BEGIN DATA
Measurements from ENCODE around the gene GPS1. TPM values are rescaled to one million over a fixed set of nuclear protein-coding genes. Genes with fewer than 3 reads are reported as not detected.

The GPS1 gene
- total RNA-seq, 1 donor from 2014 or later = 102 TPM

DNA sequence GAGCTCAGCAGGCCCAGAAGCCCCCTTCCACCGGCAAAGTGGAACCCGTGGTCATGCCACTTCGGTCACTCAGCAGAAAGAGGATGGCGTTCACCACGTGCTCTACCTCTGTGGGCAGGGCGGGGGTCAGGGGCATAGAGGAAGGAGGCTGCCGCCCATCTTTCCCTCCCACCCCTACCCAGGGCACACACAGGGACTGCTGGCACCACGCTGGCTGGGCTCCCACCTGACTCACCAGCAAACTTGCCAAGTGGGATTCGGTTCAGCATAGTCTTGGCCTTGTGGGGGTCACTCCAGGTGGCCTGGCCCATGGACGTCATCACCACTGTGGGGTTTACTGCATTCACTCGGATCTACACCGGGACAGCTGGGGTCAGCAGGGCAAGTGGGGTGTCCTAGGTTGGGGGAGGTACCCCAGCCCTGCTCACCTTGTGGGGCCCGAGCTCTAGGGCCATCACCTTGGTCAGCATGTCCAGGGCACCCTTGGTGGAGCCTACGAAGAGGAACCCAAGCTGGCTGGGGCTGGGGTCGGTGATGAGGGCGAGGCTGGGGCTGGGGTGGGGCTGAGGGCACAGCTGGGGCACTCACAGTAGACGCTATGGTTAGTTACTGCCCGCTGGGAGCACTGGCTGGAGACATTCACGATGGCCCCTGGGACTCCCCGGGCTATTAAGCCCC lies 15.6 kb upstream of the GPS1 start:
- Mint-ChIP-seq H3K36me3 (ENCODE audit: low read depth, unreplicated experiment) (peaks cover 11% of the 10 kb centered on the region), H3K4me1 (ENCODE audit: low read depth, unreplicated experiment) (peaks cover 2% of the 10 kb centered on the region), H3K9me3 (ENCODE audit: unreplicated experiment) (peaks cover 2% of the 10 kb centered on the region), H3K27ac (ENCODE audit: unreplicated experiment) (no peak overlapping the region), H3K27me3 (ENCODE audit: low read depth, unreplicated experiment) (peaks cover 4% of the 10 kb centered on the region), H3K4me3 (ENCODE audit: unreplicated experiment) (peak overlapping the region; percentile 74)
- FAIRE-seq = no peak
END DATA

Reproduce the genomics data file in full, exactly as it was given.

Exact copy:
Measurements from ENCODE around the gene GPS1. TPM values are rescaled to one million over a fixed set of nuclear protein-coding genes. Genes with fewer than 3 reads are reported as not detected.

The GPS1 gene
- total RNA-seq, 1 donor from 2014 or later = 102 TPM

DNA sequence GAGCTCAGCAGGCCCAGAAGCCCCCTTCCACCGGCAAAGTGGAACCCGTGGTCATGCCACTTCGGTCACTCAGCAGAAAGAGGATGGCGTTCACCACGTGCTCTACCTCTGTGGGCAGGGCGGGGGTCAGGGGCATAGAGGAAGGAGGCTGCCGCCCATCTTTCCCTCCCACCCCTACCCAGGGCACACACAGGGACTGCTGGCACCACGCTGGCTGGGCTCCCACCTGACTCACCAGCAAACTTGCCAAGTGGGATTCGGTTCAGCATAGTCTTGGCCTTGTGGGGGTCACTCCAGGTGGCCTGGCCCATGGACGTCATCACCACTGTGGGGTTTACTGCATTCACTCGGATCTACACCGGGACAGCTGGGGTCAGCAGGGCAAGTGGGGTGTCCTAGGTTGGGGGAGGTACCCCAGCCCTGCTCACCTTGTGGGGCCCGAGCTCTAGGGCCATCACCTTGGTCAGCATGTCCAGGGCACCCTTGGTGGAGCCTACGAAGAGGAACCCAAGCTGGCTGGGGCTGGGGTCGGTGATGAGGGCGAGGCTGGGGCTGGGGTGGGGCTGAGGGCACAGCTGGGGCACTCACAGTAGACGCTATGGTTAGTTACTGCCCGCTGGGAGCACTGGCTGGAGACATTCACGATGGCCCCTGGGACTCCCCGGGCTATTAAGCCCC lies 15.6 kb upstream of the GPS1 start:
- Mint-ChIP-seq H3K36me3 (ENCODE audit: low read depth, unreplicated experiment) (peaks cover 11% of the 10 kb centered on the region), H3K4me1 (ENCODE audit: low read depth, unreplicated experiment) (peaks cover 2% of the 10 kb centered on the region), H3K9me3 (ENCODE audit: unreplicated experiment) (peaks cover 2% of the 10 kb centered on the region), H3K27ac (ENCODE audit: unreplicated experiment) (no peak overlapping the region), H3K27me3 (ENCODE audit: low read depth, unreplicated experiment) (peaks cover 4% of the 10 kb centered on the region), H3K4me3 (ENCODE audit: unreplicated experiment) (peak overlapping the region; percentile 74)
- FAIRE-seq = no peak